6. Google -> User: Cool. You’re you. Go to the donespot, and tell it that your email address is foo@bar.com.
  7. User -> Application: Hello, donespot. Here’s a number. And my email address.
  8. Application -> Google: Hey, here’s this number. They say you authenticated them. And that they are foo@bar.com. And some other stuff.
  9. Google -> Application: Yeah, I said that

The notable difference between the two is that in OAuth, we throw an authentication token back and forth until google says that dude’s authenticated, then we pull information directly from the server to google. In OpenID, we throw an authentication token back and forth, but the information we want goes from google, to the client, then to us, and we then throw it to google with the token and ask for confirmation that the authentication token and the information actually line up.

How do we achieve our goal in this case? How about we change google’s response in step (3), so google claims to be at our login-successful page? Then we can forge the confirmation in step 9 to say it’s all good. The fail this time comes from the query strings which are used to keep this whole show on the road. There’s a query string that indicates “login successful, here’s the juice”, and a query string that indicates “I want to login, what happens now?”. The ruby-openid library manages those query strings. We can put a /sessions/create?openid.mode=id_res in as the page to log in to, but the library chops off the query string and sends the user to /sessions/create?openid.mode=checkid_setup. At which point the openid library rightly says that it’s not being asked to confirm a session’s creation, it’s being asked to start the process, and what the hell are you doing you crazy fool?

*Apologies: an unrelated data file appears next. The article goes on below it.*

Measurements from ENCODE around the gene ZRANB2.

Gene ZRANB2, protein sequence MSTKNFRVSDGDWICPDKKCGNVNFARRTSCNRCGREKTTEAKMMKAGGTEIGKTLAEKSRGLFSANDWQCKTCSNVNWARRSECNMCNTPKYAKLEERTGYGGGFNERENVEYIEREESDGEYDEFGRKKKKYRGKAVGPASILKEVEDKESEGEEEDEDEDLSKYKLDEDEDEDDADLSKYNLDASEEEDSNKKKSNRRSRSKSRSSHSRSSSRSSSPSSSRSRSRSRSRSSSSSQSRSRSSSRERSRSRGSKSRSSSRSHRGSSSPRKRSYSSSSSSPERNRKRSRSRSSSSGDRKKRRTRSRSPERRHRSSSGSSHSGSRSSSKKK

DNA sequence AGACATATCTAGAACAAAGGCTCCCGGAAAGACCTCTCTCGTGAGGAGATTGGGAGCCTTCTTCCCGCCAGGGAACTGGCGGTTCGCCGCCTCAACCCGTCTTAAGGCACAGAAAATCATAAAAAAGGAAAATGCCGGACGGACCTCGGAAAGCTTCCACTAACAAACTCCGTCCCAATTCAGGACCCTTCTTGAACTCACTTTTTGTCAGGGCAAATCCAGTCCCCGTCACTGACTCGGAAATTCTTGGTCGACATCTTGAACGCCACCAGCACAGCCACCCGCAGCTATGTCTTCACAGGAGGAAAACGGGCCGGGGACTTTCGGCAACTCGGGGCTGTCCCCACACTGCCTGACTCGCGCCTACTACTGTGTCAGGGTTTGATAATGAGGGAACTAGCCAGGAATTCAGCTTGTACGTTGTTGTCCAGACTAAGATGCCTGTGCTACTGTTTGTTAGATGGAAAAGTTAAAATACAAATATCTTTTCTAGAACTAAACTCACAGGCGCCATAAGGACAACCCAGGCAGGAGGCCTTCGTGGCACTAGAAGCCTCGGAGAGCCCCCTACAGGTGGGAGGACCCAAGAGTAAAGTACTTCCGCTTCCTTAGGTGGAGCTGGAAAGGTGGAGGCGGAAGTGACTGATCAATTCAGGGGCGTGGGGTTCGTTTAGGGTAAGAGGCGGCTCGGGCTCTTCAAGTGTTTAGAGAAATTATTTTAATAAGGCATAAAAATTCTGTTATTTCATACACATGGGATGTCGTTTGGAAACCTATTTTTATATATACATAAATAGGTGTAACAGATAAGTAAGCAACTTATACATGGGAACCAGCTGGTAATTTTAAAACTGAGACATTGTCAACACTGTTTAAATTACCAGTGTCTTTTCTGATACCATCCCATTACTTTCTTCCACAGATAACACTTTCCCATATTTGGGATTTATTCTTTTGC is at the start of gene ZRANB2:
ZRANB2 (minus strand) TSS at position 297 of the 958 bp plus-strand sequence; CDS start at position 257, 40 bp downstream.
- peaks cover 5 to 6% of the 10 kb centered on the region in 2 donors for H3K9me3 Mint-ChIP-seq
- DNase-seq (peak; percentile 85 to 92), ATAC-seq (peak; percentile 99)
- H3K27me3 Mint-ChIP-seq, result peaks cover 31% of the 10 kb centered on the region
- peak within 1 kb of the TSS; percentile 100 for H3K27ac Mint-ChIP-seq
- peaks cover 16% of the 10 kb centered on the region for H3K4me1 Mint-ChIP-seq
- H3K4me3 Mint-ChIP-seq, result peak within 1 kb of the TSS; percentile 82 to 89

So, in both cases, the working of the library prevents the only ways I can think of to prevent the user from getting across to google. My man-in-the-middle attacks, stymied! That’s actually not such a bad thing, in retrospect.

What, then, are we to do? Looking at my code that used OpenID to talk to google, I realised that it the library had a very small surface area. Then I wrote the following file, which I saved to “lib/open_id.rb” (because this is rails-land, referring to OpenID will hit the missing constant stuff, constantize OpenID to open_id, then require the right file, all by magic).

require 'openid'
require 'openid/extensions/ax'
require 'gapps_openid'

class OpenID::Consumer
  def redirect_url(*args)
    "/session/create"
  end

  def complete(*args)
    OpenStruct.new(:status => OpenID::Consumer::SUCCESS)
  end
end

class OpenID::AX::FetchResponse
  def self.from_success_response(response)
    OpenStruct.new(:data => { "http://schema.openid.net/contact/email" => User.first.email })
  end
end

Now any time we talk to the library, expecting it to talk to google, it just answers back nice and fast with something that works. Hooray. Success! Achieved with only a slight modification of the original goal.

Now I have a way of stubbing the library out. All I need now is a way of conditionally including it for development and test environments in a way that won’t offend my co-worker…